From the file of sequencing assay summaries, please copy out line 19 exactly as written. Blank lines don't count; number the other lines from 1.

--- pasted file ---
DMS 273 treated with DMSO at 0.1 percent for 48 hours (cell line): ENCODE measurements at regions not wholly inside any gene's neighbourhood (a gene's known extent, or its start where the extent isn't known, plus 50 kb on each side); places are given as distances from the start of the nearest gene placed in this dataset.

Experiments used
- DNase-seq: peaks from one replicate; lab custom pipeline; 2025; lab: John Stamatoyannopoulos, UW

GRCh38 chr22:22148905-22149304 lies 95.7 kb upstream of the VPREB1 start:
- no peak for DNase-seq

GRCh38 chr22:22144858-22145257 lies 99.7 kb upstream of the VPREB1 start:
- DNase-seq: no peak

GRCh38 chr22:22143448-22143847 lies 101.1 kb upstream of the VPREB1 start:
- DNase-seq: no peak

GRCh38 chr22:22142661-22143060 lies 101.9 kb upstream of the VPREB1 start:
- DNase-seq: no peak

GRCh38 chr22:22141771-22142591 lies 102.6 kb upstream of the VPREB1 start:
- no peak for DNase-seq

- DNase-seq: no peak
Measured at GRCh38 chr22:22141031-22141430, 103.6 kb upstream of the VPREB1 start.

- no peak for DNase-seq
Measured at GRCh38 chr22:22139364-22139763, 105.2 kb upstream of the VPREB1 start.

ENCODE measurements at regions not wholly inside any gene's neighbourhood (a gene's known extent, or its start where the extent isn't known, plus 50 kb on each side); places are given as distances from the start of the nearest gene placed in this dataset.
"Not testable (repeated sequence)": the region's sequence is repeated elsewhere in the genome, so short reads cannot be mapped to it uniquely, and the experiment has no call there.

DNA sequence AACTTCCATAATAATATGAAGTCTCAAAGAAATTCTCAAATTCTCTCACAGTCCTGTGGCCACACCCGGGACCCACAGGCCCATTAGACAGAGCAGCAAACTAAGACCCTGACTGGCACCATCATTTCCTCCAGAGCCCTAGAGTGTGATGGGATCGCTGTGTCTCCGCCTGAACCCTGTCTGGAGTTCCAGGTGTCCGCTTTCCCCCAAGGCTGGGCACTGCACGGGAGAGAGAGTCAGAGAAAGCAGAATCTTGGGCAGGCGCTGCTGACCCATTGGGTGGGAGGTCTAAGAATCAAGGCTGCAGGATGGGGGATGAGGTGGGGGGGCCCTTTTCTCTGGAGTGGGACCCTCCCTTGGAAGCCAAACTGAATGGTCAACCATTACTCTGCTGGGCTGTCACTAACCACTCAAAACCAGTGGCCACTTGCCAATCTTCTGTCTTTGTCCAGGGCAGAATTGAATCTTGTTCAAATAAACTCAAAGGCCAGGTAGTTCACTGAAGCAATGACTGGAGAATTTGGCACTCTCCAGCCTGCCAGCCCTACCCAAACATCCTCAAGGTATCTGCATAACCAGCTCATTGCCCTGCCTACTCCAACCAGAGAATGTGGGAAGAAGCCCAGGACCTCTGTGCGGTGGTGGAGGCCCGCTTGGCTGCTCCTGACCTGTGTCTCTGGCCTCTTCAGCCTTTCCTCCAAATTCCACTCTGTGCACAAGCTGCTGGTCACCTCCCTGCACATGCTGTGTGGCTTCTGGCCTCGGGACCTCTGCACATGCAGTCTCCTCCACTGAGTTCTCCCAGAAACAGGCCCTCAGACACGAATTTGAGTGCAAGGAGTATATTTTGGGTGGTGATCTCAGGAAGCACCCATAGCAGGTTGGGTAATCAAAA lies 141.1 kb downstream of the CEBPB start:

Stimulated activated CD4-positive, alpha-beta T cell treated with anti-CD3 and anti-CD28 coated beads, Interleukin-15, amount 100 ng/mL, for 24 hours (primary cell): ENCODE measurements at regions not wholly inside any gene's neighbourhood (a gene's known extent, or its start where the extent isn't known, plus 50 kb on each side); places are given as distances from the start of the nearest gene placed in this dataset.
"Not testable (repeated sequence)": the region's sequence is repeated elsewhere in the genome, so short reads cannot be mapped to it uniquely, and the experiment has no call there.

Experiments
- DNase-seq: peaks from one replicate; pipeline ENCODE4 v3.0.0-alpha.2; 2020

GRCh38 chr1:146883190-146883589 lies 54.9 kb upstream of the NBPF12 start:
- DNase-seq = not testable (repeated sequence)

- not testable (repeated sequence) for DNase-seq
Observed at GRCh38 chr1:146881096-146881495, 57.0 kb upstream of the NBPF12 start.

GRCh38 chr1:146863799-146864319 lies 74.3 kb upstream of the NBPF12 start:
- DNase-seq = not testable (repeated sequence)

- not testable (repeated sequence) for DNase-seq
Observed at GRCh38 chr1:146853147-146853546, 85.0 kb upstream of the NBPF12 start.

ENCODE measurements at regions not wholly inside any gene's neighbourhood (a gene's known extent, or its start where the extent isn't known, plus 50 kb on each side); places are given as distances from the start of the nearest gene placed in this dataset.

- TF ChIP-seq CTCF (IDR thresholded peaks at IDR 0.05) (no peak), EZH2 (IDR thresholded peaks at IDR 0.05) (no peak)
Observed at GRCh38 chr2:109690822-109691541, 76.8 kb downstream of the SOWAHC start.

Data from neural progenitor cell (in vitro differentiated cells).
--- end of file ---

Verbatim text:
"Not testable (repeated sequence)": the region's sequence is repeated elsewhere in the genome, so short reads cannot be mapped to it uniquely, and the experiment has no call there.